“Getting to that stage alone, it's just an honor because at that point, I had found out I was one of eight people in the live audition round, which was basically the final round,” said Paprocki. “I was super nervous, went to the ballpark, and pretty much locked in as if it was an actual game, just blocking out everything and reading the script as if that's what I do for a living. I felt really good about the audition when I left.

“Being a lifelong Cubs fan and going to games many times throughout my childhood I was like, ‘I’m really in the press box of Wrigley Field, my voice is coming out of those speakers.’ That alone was an honor.”

Before he knew it, the baritone-voiced Paprocki was on the PA microphone for his first big league game with the Cubs at Wrigley Field on May 17, 2021, against the visiting Washington Nationals.

“It could not have gone any better. I showed up to the ballpark probably three or four hours early just because I was so excited. Set up in a press box. Got all my scripts ready,” he recalled. “I'm in the same booth with the organist, so the organ is blasting behind me. This scene is starting to set in and it's getting much more real. And then I started talking at 6:05 p.m.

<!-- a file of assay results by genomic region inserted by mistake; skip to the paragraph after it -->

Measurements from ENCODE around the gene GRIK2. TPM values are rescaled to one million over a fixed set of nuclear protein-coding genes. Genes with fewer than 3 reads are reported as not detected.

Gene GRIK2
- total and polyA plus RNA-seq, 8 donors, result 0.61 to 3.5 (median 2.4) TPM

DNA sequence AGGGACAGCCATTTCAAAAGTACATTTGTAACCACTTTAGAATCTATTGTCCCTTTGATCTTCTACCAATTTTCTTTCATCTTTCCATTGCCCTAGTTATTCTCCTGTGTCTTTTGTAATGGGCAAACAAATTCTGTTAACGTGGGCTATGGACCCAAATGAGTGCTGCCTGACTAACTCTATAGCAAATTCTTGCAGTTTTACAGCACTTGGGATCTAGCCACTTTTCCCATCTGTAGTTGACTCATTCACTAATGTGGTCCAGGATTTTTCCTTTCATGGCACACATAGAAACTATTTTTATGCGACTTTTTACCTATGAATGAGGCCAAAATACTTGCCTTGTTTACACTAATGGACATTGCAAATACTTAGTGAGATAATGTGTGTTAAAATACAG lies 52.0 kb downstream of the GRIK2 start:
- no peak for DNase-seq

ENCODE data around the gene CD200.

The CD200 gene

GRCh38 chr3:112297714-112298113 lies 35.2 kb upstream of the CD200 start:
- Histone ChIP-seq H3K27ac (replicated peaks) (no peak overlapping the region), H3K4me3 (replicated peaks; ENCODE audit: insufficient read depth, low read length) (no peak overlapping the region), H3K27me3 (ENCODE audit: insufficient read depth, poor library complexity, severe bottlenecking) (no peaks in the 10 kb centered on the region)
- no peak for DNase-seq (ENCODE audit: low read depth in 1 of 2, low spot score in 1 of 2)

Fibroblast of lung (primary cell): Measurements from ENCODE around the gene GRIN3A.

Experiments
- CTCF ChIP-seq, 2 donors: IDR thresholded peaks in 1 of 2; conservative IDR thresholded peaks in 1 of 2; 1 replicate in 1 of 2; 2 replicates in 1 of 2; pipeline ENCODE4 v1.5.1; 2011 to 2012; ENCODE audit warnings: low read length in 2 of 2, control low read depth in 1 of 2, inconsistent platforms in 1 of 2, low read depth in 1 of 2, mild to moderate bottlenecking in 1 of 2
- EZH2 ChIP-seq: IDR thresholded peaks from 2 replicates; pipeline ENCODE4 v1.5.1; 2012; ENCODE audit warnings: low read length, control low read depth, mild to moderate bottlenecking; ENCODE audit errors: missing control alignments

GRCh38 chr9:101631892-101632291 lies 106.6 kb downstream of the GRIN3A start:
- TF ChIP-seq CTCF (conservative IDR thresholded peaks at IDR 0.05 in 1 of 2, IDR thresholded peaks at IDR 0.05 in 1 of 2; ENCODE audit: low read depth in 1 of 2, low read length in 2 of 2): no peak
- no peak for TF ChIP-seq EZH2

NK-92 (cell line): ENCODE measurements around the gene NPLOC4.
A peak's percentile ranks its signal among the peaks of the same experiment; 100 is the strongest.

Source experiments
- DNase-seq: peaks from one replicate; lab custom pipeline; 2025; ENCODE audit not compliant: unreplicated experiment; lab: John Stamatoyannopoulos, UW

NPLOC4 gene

“Probably from 5:55 p.m. to when I had to start speaking, the nerves are really kicking in because I knew I was going into it for real this time with a live audience. And Wrigley wasn't even full capacity yet. They were still doing like 20 percent attendance.”

When the Cubs open the 2022 season at home against the visiting Milwaukee Brewers on April 7, the 6-foot-5 Paprocki will be at the mic for his first Opening Day with the team.

“That's a special day for baseball. I'm very excited to see how that process goes from a PA standpoint,” he said. “Instead of announcing just the starting nine I'm announcing both teams’ entire rosters. That's a lot of names to prepare for that day, but I'm up for the challenge. I've been looking forward to it for a while.”

Bill Francis is the senior research and writing specialist at the National Baseball Hall of Fame and Museum

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Part of the HOFVISITS series